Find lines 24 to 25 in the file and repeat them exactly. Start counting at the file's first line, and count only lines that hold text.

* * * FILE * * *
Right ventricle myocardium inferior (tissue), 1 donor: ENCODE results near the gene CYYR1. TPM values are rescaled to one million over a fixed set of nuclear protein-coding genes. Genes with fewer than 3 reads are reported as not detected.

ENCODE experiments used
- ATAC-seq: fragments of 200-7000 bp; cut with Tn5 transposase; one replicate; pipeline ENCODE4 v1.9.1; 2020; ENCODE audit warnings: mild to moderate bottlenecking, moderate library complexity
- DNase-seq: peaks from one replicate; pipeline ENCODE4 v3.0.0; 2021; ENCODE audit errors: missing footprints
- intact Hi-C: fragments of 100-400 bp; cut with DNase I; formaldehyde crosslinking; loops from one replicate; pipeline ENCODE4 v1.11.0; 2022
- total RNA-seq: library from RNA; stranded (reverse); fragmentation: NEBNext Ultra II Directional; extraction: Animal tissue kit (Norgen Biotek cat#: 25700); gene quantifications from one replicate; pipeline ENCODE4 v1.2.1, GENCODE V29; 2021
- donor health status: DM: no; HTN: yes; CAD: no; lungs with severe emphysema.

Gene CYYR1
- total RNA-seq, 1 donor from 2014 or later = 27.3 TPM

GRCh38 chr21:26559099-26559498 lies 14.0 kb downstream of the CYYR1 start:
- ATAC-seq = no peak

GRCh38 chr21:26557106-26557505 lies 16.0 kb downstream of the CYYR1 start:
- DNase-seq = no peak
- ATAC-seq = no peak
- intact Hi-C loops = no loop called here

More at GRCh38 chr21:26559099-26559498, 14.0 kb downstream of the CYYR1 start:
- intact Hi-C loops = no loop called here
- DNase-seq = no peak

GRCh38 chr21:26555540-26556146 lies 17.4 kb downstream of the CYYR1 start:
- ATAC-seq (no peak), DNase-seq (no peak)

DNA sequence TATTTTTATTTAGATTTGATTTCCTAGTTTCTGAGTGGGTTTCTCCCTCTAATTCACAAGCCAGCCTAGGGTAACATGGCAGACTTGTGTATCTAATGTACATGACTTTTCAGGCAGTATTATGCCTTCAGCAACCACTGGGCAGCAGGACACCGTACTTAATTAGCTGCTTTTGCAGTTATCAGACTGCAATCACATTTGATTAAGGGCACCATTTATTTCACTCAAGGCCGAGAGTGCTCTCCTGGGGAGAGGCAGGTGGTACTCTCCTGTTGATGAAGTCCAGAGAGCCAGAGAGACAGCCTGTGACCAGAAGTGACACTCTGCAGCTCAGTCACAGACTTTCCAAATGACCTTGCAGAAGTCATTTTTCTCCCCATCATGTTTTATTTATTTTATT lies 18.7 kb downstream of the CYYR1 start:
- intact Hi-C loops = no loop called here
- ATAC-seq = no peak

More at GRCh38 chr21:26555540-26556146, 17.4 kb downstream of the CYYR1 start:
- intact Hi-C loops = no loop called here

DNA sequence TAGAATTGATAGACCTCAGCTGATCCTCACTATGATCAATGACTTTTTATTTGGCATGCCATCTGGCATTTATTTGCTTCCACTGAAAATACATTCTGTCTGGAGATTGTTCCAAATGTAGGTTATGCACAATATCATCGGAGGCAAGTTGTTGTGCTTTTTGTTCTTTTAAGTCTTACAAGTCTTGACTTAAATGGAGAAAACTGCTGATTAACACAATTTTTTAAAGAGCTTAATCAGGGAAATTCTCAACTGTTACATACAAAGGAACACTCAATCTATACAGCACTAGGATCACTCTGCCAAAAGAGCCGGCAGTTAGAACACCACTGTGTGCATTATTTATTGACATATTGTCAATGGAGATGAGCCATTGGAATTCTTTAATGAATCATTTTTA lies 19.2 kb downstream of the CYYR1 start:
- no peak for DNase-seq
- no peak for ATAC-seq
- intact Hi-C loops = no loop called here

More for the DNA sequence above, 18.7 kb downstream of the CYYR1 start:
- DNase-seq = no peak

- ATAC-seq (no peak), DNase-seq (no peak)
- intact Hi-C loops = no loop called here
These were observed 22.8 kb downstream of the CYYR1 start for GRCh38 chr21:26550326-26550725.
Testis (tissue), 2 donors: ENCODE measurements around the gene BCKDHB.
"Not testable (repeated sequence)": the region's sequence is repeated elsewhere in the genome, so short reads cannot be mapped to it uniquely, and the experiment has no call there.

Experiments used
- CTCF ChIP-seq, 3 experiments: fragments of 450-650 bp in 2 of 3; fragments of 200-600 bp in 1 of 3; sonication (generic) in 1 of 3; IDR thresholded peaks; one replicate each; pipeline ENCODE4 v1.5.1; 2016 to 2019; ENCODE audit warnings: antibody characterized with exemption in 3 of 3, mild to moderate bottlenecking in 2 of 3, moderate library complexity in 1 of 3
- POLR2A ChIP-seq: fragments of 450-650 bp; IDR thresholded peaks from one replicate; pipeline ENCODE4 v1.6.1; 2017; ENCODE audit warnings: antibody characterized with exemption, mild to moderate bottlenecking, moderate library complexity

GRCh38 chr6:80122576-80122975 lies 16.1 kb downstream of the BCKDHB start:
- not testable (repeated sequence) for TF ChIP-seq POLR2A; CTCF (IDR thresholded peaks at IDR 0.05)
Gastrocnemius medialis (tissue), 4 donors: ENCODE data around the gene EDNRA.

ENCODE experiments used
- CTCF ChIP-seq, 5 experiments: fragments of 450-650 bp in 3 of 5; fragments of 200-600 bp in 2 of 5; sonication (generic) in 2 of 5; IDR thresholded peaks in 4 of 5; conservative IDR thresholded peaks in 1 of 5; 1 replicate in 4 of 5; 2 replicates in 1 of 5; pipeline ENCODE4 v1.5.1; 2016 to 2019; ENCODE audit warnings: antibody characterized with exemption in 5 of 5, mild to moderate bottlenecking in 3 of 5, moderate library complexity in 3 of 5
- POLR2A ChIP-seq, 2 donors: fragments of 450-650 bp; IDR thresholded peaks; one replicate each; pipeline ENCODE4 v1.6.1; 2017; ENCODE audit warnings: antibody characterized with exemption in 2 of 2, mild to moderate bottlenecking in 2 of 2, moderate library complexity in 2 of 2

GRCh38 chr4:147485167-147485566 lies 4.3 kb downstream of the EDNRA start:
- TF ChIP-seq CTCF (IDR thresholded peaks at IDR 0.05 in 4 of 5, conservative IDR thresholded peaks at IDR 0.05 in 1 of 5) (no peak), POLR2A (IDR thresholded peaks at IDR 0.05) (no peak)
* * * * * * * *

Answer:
More at GRCh38 chr21:26555540-26556146, 17.4 kb downstream of the CYYR1 start:
- intact Hi-C loops = no loop called here